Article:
In Rwanda, the average coffee farm is one acre and the average family size is nine! All beside the point but when you think about the last 300 years of the coffee Marketplace, supporting a system where only the buyers have the ability to assess value based on flavor quality, where does that leave the farmers? It leaves them at a terrible disadvantage would be the proper answer. How could they negotiate price if they had no knowledge of the quality of the fruits of their labor? The fix was in and it had been since coffee began to be traded 500 years ago in the Western Hemisphere.
The Local Coffee Market where farmers get quick cash for their beans.
Knowing that they lacked the knowledge and skill-sets to evaluate their coffee and that was compounded by the fact that the “Cupping Labs” where quality was evaluated, were in the hands of the government, large Plantation owners, and the exporters. I suggested in my speech that day to the 300 coffee farmers and Coffee Cooperative leaders that they should build labs so they could partner with the newly emerging worldwide coffee quality revolution.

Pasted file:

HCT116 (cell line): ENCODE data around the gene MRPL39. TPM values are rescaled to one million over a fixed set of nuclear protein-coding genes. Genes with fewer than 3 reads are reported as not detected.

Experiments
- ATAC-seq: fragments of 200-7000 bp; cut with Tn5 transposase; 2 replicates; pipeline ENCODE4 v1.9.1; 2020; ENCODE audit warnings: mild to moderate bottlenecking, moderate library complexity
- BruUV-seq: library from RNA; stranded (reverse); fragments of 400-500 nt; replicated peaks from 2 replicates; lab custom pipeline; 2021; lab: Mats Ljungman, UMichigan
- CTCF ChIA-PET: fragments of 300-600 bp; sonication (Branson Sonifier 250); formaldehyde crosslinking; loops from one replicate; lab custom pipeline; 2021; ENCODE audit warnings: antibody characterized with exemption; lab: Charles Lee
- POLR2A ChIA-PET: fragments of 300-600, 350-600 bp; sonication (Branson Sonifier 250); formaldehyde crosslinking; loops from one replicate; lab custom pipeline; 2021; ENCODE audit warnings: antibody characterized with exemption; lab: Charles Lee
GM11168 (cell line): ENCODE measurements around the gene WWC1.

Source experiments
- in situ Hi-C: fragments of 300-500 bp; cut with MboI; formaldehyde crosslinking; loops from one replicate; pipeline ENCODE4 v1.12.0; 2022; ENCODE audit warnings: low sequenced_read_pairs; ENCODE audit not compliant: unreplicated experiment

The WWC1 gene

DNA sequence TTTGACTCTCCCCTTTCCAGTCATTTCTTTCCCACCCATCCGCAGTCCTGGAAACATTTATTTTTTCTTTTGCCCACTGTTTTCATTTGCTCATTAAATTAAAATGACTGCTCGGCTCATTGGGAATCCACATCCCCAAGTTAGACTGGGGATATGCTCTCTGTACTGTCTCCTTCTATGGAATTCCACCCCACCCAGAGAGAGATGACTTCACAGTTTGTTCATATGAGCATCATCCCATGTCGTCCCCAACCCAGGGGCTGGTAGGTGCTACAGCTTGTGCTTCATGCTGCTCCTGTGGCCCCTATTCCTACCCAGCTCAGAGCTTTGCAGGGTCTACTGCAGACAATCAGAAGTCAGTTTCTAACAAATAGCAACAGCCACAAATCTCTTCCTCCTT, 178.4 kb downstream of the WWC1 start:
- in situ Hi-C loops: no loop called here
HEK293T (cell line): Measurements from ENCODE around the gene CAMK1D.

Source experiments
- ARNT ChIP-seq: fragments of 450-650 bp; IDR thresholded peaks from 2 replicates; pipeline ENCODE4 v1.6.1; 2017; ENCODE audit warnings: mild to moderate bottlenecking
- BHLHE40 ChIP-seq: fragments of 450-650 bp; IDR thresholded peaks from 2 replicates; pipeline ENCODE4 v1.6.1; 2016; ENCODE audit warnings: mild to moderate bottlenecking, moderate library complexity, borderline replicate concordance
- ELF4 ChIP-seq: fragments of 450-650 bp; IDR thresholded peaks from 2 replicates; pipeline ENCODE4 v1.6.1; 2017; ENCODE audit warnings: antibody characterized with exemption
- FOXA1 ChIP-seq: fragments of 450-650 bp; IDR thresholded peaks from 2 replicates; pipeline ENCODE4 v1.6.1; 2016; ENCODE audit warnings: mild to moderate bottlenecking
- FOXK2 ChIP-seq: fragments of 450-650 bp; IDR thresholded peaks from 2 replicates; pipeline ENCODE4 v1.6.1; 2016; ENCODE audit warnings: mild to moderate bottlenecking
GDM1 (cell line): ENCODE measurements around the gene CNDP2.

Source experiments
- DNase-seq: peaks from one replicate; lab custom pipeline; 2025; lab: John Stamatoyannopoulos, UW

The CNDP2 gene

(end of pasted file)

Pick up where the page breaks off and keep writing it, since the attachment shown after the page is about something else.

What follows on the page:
Inside a coffee stall on Coffee Street: A family affair.
In the audience that day was the “Chief of Party” (on his business card) of USAID, The United States Agency for International Development. He came up to me as I left the stage and said,
“That cupping lab idea is a good one, here is my card. Write up a proposal for building them and let’s get them happening”.
I figured it was just another bullshit bureaucrat who was just doing his job, being in good form. But I wrote the proposal and got it to him AND a year laterThanksgiving Coffee Company had a $400,000 grant to build nine cupping labs in Nicaragua, all at small scale farmer cooperatives. I can say the rest is history, but the story gets better because the Project was to start the year I was to become President of the SCAA and have the loudest Bully Pulpit in the coffee industry.